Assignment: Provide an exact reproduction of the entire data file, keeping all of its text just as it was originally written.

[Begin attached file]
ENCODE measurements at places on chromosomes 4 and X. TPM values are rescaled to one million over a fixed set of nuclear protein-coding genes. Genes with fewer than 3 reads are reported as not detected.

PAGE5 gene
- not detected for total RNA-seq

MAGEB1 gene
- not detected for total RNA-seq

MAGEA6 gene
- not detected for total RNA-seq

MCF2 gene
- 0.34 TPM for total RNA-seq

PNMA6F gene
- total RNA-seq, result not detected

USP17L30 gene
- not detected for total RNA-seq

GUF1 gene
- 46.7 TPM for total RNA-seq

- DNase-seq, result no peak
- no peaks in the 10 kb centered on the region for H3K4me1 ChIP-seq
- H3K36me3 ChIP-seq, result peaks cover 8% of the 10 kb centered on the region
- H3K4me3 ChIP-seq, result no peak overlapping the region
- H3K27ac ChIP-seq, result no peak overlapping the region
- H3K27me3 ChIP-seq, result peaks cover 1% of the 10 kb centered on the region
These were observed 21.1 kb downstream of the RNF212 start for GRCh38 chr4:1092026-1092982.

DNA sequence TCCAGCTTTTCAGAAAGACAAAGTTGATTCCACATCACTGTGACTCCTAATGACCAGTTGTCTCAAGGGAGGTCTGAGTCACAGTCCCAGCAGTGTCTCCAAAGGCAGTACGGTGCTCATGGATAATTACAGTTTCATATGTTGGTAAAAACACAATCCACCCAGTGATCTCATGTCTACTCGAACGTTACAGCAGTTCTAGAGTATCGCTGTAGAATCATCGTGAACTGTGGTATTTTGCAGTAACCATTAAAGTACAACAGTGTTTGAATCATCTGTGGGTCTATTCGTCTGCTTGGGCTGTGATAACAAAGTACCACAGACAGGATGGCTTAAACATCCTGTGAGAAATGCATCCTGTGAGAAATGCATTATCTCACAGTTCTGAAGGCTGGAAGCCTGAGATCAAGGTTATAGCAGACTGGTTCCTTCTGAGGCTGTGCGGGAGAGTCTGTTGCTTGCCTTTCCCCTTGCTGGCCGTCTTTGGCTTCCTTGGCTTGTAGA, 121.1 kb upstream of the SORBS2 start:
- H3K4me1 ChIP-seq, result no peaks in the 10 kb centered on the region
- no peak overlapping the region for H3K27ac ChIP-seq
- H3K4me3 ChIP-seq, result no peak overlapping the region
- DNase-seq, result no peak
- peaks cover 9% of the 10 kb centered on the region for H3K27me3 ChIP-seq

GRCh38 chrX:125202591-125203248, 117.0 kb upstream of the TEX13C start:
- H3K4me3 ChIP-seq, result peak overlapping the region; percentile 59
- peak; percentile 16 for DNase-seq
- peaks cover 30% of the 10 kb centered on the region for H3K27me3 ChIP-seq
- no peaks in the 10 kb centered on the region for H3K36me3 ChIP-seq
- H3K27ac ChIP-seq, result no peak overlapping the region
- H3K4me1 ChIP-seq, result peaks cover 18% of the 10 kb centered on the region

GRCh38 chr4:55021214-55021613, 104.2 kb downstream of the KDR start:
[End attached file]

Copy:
ENCODE measurements at places on chromosomes 4 and X. TPM values are rescaled to one million over a fixed set of nuclear protein-coding genes. Genes with fewer than 3 reads are reported as not detected.

PAGE5 gene
- not detected for total RNA-seq

MAGEB1 gene
- not detected for total RNA-seq

MAGEA6 gene
- not detected for total RNA-seq

MCF2 gene
- 0.34 TPM for total RNA-seq

PNMA6F gene
- total RNA-seq, result not detected

USP17L30 gene
- not detected for total RNA-seq

GUF1 gene
- 46.7 TPM for total RNA-seq

- DNase-seq, result no peak
- no peaks in the 10 kb centered on the region for H3K4me1 ChIP-seq
- H3K36me3 ChIP-seq, result peaks cover 8% of the 10 kb centered on the region
- H3K4me3 ChIP-seq, result no peak overlapping the region
- H3K27ac ChIP-seq, result no peak overlapping the region
- H3K27me3 ChIP-seq, result peaks cover 1% of the 10 kb centered on the region
These were observed 21.1 kb downstream of the RNF212 start for GRCh38 chr4:1092026-1092982.

DNA sequence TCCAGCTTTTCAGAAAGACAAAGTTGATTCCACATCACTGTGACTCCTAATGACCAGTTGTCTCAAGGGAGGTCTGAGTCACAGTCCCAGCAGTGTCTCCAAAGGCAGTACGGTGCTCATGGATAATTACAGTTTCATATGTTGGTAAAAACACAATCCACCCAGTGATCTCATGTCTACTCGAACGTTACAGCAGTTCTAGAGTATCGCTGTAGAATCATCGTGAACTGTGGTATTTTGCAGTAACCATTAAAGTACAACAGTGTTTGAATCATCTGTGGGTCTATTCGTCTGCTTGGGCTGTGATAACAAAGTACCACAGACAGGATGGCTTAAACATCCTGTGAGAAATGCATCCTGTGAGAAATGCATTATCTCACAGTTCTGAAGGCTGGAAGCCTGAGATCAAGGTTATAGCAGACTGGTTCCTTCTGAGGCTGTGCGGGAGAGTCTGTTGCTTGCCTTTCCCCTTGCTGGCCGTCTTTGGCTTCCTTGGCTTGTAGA, 121.1 kb upstream of the SORBS2 start:
- H3K4me1 ChIP-seq, result no peaks in the 10 kb centered on the region
- no peak overlapping the region for H3K27ac ChIP-seq
- H3K4me3 ChIP-seq, result no peak overlapping the region
- DNase-seq, result no peak
- peaks cover 9% of the 10 kb centered on the region for H3K27me3 ChIP-seq

GRCh38 chrX:125202591-125203248, 117.0 kb upstream of the TEX13C start:
- H3K4me3 ChIP-seq, result peak overlapping the region; percentile 59
- peak; percentile 16 for DNase-seq
- peaks cover 30% of the 10 kb centered on the region for H3K27me3 ChIP-seq
- no peaks in the 10 kb centered on the region for H3K36me3 ChIP-seq
- H3K27ac ChIP-seq, result no peak overlapping the region
- H3K4me1 ChIP-seq, result peaks cover 18% of the 10 kb centered on the region

GRCh38 chr4:55021214-55021613, 104.2 kb downstream of the KDR start: